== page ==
1. Persuasion (1995)

The ultimate DWEF's movies are a foreign country to most of us walking around with our hats turned backwards.  Hopefully, this series of fussy, fawning reviews will prepare you for that moment when you're stuck in a room with girlfriend and her younger sister and Austen pops ups on the DVD menu. Let's begin.

So you're prepared to make the ultimate sacrifice on Valentine's day, and will have to deal with full-metal Austen. Where to turn first? I suggest here. A 90-minute adaptation of the shortest of Austen's big 4 novels. Since it was her last and was finished not long before she died at 41, one wonders if it wasn't written under the sternest deadline of all.

Aside from the polite length, another selling point is the focus of her female characters on men who actually DO something - in this case serve in Her Majesty's Navy. This is not a swashbuckler but at least there are a few recognizable male characters upon which to hang your dramatic cutlass.

Our heroine, Anne Elliot (Amanda Root) is the grown model middle daughter of the dim, shallow, spendthrift widower Sir Walter Elliot. His affairs are in such a state that he will soon have to "re-trench" to rented quarters and let out his beloved estate, perhaps to a Navy admiral. He dislikes the Navy because, in the Napoleonic Wars, it brings men of "obscure birth" to prominence and wealth. Corrin Redgrave's sniggering, animated, precise, snippy readings of Austen's dialogue, while nibbling on maccaroons and fruit dainties, are very funny. He is not effeminate, exactly. He is just a man who maybe has never broken a sweat or even touched the ground in his entire life.

With her younger sister (Emma Thompson's hilarious younger sister, Sophie) married to a wealthy neighbor, and her older sister turning shrewish and aged (rather too shrewish in this movie, I think. Austen's version is thoughtless but not strident), Ann at 27 has "lost her bloom" and spends her free time convinced she would have been happier with the love of her life whom she rejected at 19, under the influence of her intrusive but engaging female neighbor and guardian of sorts. Her suitor, a penniless local gentry, has gone off to the Navy and 8 years later is returning as the wealthy (through war-time booty) and dashing Captain Wentworth. I don't know how large Ciaran Hinds really is, but his Captain Wentworth appears positively oaken in volume and mass and his voice rumbles across dinner parties with tales of his adventures while Ann's female in-laws giggle and coo.

Another interesting aspect are the dinner parties themselves. I was struck by how some of these are cozy, almost cramped, and candlelit. It feels authentic and is very effective in that it allows camera shots that bring two faces on different planes into view, without some massive centerpiece between them. This allows the actors to convincingly observe each other as you know the characters in real-life would. Nice.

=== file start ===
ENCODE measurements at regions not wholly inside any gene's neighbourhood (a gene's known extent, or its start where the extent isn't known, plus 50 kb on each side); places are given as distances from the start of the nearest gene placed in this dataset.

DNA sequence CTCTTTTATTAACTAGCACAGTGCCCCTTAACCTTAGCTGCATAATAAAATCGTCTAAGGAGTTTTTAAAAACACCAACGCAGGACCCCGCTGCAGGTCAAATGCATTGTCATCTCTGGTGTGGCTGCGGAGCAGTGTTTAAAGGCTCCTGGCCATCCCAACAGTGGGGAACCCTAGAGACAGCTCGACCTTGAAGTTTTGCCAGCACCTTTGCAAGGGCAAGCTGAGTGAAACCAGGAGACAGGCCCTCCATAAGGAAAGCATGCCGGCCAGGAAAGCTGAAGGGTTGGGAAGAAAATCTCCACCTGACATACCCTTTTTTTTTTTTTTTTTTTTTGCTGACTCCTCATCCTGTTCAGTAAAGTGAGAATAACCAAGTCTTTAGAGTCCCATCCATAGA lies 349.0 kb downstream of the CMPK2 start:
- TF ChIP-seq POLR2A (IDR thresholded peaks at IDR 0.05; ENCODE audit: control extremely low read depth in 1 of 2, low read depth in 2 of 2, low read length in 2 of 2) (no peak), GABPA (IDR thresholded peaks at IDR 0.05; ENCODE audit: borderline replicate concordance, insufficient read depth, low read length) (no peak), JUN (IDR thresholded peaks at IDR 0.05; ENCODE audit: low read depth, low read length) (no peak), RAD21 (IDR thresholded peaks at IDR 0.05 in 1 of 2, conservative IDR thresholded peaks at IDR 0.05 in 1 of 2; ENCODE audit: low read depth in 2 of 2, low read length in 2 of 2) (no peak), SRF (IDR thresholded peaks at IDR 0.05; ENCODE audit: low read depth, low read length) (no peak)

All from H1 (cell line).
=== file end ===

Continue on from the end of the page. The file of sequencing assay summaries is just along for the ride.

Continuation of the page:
But thankfully, the story veers away from their discomfort to encompass Ann's good-naturedly warring in-laws, her own family's new social-climbing life in Bath, and a group trip to a seaside town to visit Wentworth's old brothers in arms, the married Captain Harvile and the despondent Captain Benwick (pronounced Bennick) whose betrothed has died while he was at war. As Ann gets to know Benwick and encourages him to "rally", and perhaps include a little more prose in his obsessive reading of poetry, she begins to rally somewhat herself, and in the midst of another modest temporary tragedy she shows that she is the smartest and most competent person in the room. She also catches the eye of an insinuating and handsome cousin who happens to be passing through. Watching Root's Anne slowly regain her mojo just by virtue of getting somewhere, anywhere, away from her family feels truthful and is one of the pleasures of this whole enterprise.

I will add as a sidelight that Austen's gifts for dialogue and romantic longing are at least equalled by her surgical insight into families.

All the acting is great. The special features section on the disk indicates that Root was chosen in part because she could blush. Although she's no knockout, there are scenes in which she just glows. A late scene with almost verbatim Austen dialogue of Ann and Captain Harvile, gently jousting over which gender is the more constant, is notable.

Back to our story, there are a half-dozen subplots, but all matters come to a head in Bath, and suffice it to say, they do not all get run over by a truck and die. The ending is gentle and cliche-free, well, except for the last couple shots. And that is that. On time and under budget. Highly recommended.